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Ogden • Despite a brief respite from the heat of August, temperatures were once again in the 90s Wednesday as Weber State counts down the days until the season opener at Boston College.

Defensive line coach Jason Kaufusi concluded practice with a devilish bit of torture that had his youthful Wildcats yelling and laughing with pain. His players lay on their backs, legs out and feet suspended at least six inches off the turf.

The line will be tested right off the bat Sept. 4.

"We're looking to prepare like it is any other game," Kaufusi said. "Regardless of it being Boston College or Northern Arizona. We're right on time; we're right where we want to be."

Boston College returns four starters from last year's massive offensive line. Running back Montel Harris benefited from the Eagles' O-line. As a sophomore, Harris exploited big holes for 1,457 yards and 14 touchdowns.

"I see where we're at now, and I think we can compete with the best of them," Kaufusi said. "But we're far from where we want to be."

Weber State's defensive line roster features 10 freshmen and three sophomores, with only one senior, Sam Fenn. Much is expected of juniors Pete Rolf, a transfer from Ball State and Kaufusi's nephew, and Gabe Bowers.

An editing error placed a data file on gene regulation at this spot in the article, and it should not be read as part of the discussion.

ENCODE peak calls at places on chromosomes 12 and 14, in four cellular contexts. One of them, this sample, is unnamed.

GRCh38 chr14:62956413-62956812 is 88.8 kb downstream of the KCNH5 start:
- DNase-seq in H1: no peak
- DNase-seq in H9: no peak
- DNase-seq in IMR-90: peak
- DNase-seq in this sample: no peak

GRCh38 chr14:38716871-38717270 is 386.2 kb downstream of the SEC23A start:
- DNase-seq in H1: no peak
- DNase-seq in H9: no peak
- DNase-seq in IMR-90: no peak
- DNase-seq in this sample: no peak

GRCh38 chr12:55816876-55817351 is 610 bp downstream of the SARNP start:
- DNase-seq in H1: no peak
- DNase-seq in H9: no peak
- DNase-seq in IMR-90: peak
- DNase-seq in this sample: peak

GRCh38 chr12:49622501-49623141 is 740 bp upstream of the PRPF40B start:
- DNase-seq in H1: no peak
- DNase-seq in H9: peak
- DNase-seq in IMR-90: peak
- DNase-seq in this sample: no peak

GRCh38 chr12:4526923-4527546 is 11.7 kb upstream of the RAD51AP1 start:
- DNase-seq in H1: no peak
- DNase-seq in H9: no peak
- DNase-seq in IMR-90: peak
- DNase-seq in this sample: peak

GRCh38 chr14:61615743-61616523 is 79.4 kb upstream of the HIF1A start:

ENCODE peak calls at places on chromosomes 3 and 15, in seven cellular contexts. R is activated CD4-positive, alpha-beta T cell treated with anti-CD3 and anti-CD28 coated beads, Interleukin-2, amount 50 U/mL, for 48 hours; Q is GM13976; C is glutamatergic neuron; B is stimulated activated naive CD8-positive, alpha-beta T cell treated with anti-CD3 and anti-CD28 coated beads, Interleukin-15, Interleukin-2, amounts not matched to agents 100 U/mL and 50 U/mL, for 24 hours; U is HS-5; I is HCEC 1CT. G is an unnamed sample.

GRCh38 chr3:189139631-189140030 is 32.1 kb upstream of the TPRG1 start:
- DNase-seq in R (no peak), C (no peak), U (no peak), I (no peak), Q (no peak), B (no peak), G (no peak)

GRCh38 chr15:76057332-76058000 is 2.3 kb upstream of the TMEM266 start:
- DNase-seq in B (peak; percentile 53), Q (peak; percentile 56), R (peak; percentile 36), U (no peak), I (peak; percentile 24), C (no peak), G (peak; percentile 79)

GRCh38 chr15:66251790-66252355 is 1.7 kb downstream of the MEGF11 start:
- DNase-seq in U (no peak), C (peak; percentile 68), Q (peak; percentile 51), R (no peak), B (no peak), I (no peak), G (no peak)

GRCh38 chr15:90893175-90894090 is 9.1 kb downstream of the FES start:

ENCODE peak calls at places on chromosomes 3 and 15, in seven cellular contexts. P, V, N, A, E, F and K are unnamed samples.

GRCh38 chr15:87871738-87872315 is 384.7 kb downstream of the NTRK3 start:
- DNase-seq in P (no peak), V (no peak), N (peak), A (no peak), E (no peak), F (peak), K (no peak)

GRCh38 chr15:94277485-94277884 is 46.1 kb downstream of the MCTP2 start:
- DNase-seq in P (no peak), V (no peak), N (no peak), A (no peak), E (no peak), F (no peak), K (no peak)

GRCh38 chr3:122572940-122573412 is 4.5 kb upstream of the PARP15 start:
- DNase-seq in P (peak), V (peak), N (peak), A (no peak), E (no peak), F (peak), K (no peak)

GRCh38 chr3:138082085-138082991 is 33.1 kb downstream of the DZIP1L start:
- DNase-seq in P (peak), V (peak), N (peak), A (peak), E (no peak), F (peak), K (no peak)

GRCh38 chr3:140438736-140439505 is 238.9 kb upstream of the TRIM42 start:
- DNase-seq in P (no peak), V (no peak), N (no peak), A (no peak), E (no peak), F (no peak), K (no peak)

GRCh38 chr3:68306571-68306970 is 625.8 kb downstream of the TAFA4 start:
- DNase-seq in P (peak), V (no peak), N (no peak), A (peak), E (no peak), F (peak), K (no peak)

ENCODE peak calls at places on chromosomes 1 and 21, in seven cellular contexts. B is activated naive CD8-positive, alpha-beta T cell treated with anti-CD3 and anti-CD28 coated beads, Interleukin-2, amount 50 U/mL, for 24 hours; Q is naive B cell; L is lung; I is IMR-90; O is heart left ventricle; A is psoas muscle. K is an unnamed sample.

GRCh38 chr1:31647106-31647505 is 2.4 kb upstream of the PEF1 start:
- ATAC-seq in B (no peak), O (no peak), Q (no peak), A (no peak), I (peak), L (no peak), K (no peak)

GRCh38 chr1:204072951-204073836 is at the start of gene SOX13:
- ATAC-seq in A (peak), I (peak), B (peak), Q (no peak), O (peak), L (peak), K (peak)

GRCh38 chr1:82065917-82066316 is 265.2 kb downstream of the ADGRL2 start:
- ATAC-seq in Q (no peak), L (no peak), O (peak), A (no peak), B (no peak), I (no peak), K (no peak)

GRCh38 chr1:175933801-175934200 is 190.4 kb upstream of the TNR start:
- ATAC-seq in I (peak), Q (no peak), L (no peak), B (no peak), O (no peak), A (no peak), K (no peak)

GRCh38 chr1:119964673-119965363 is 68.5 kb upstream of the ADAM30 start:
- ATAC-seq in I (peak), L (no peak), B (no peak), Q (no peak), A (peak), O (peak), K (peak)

Overall, the young Wildcats have had plenty of contributions from the "kids," including freshman defensive end Josh Tenove.

Experts stumped

So far this preseason, media predictions for Weber State have ranged from a fifth-place finish in the Big Sky Conference to a top 20 ranking. The BSC polls had the Wildcats picked for fourth.

Recently, the Football Championship Subdivision Coaches' poll had WSU ranked No. 18.

"That just means we're an unknown quantity," Weber State coach Ron McBride said. "We've been to the playoffs the last two years, and we have a lot of new faces."

The poll had Montana at No. 2. Eastern Washington (14), Northern Arizona (23) and Montana State (24) were also ranked, which means a stumble could mean the difference between a FCS berth or looking to 2011.

"I don't pay attention to that stuff," Kaufusi said. "Where are they getting their information?"